Advanced Search
MyIDEAS: Login

Many Types of Human Capital and Many Roles in U.S. Growth: Evidence from County-Level Educational Attainment Data

Contents:

Author Info

  • Andrew T. Young

    (Emory University)

  • Daniel Levy

    ()
    (Bar-Ilan University and Emory University)

  • Matthew J. Higgins

    (Emory University)

Abstract

We utilize county-level data to explore the roles of different types of human capital accumulation in U.S. growth determination. The data includes over 3,000 cross-sectional observations and 39 demographic control variables. The large number of observations provides enough degrees of freedom to obtain estimates for the U.S. as a whole and for 32 states in and of themselves. This data contains measures of educational attainment for four distinct categories: (a) 9 to11 years, (b) high school diploma, (c) some college and (d) bachelor degree or more. These variables represent human capital stocks for each and every county. This is a departure from much of the economic growth literature, which has (at least in part) relied on extrapolation of stocks from flows, e.g. school enrollment data. We use a consistent two stage least squares estimation procedure. We find that (i) the percentage of a county’s population with less than a high-school education is negatively correlated with economic growth, (ii) the percentage obtaining a high school diploma is positively correlated with growth, and (iii) the percentage obtaining some college education has no clear relationship with economic growth but (iv) the percentage that obtains a bachelor degree or more is positively correlated with growth. Further, we find that (v) there is significant qualitative heterogeneity in estimated coefficients across states for the 9 to 11 years and high school diploma categories but (vi) no qualitative heterogeneity for the college level categories. The most consistent conclusion across samples is that the percent of a county’s population obtaining a bachelor degree or higher level of college education has a positive relationship with economic growth. Oddly enough, despite findings (ii), (iv) and (vi) above, we find that the percentage of a county’s population employed in educational services is negatively correlated with economic growth.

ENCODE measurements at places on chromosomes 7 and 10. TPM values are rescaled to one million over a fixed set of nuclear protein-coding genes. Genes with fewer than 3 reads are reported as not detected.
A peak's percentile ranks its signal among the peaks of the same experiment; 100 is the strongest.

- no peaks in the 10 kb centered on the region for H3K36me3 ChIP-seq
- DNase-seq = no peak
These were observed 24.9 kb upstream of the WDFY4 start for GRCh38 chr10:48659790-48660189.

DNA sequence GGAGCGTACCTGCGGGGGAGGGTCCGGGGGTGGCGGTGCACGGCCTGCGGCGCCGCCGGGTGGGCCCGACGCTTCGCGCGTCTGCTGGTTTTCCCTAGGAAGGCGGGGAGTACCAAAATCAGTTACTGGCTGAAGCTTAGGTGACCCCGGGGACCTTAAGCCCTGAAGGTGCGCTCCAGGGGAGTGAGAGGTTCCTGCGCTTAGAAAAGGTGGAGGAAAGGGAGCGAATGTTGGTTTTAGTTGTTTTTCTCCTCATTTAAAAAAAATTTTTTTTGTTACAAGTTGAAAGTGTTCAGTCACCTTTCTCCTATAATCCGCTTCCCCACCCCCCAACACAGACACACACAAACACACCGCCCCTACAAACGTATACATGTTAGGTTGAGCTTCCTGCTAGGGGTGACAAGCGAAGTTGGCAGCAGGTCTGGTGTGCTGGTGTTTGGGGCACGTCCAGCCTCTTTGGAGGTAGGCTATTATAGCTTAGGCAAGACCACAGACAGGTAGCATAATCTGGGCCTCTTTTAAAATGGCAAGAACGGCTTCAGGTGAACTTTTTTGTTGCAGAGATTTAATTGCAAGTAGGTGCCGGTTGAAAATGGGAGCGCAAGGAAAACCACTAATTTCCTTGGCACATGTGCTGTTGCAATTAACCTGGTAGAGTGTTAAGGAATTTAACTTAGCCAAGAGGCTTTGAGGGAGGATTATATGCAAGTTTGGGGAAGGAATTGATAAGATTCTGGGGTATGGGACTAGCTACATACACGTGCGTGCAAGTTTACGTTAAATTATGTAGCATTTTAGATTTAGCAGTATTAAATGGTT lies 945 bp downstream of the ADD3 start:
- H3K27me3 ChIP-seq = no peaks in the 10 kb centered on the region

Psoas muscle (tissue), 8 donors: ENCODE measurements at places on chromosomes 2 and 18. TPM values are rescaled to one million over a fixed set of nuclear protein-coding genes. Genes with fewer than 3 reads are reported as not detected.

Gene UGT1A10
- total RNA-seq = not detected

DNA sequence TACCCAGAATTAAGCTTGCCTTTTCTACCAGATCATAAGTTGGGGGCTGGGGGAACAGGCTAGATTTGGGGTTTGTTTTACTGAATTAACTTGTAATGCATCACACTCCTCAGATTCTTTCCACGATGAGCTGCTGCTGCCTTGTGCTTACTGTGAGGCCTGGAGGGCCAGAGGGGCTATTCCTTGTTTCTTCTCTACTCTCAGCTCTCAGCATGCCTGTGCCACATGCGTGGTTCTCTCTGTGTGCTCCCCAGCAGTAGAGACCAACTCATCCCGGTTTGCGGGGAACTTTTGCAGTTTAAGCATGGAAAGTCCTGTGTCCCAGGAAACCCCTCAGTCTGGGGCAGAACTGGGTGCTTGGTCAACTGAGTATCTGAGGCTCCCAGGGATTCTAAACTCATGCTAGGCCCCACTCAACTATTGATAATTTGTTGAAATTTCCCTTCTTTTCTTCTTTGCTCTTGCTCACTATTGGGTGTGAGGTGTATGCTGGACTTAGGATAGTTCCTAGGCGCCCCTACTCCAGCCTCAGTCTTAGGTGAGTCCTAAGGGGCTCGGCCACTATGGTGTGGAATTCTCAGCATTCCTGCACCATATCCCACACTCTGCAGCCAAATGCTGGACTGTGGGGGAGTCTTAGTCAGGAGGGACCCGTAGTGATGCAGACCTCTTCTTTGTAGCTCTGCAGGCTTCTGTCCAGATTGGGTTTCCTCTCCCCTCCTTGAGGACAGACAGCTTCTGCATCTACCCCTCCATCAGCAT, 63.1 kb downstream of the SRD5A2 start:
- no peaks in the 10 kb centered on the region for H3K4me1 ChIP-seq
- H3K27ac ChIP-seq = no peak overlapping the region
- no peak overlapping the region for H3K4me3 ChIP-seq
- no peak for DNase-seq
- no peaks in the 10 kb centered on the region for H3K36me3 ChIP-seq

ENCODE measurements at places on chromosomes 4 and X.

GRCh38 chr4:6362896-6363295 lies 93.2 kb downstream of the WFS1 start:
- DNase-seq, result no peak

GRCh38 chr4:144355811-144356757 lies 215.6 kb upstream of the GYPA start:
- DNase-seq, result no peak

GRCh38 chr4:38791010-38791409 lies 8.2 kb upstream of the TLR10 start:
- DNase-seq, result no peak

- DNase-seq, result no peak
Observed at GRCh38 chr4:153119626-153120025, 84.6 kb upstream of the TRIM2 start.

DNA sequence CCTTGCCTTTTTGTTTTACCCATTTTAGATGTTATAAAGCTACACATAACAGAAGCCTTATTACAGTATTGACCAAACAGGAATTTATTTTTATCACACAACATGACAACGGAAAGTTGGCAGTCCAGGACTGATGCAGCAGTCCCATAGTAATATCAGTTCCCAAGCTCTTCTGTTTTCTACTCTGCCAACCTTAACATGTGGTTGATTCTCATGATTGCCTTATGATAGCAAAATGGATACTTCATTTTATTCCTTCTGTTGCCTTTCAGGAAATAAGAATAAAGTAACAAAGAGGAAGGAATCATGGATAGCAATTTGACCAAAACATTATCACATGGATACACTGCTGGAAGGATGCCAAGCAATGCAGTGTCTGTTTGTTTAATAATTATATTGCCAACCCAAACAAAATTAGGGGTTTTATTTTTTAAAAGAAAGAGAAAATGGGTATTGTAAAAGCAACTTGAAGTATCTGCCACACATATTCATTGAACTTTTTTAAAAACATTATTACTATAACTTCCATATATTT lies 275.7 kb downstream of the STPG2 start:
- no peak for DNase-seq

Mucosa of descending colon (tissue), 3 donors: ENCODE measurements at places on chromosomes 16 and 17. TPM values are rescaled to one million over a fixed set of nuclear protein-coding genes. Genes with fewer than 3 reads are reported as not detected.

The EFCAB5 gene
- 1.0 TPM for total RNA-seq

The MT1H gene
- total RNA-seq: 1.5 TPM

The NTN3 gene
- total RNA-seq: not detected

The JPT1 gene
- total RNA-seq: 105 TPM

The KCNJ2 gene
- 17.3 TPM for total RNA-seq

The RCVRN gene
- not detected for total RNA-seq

Download Info

If you experience problems downloading a file, check if you have the proper application to view it first. In case of further problems read the IDEAS help page. Note that these files are not on the IDEAS site. Please be patient as the files may be large.
File URL: http://www.biu.ac.il/soc/ec/wp/5-04/5-04.html
File Function: Working paper
Download Restriction: no

Bibliographic Info

Paper provided by Department of Economics, Bar-Ilan University in its series Working Papers with number 2004-05.

as in new window
Length:
Date of creation: Mar 2004
Date of revision:
Handle: RePEc:biu:wpaper:2004-05

Contact details of provider:
Postal: Faculty of Social Sciences, Bar Ilan University 52900 Ramat-Gan
Phone: Phone: +972-3-5318345
Fax: +972-3-7384034
Email:
Web page: http://econ.biu.ac.il
More information through EDIRC

Related research

Keywords: Human Capital Stock; Educational Attainment; Growth; County Data;

Other versions of this item:

Find related papers by JEL classification:

References

References listed on IDEAS
Please report citation or reference errors to , or , if you are the registered author of the cited work, log in to your RePEc Author Service profile, click on "citations" and make appropriate adjustments.:
as in new window
  1. Xavier Sala-i-Martin, 1994. "Regional cohesion: Evidence and theories of regional growth and convergence," Economics Working Papers 104, Department of Economics and Business, Universitat Pompeu Fabra.
  2. Peter Klenow & Andrés Rodríguez-Clare, 1997. "The Neoclassical Revival in Growth Economics: Has It Gone Too Far?," NBER Chapters, in: NBER Macroeconomics Annual 1997, Volume 12, pages 73-114 National Bureau of Economic Research, Inc.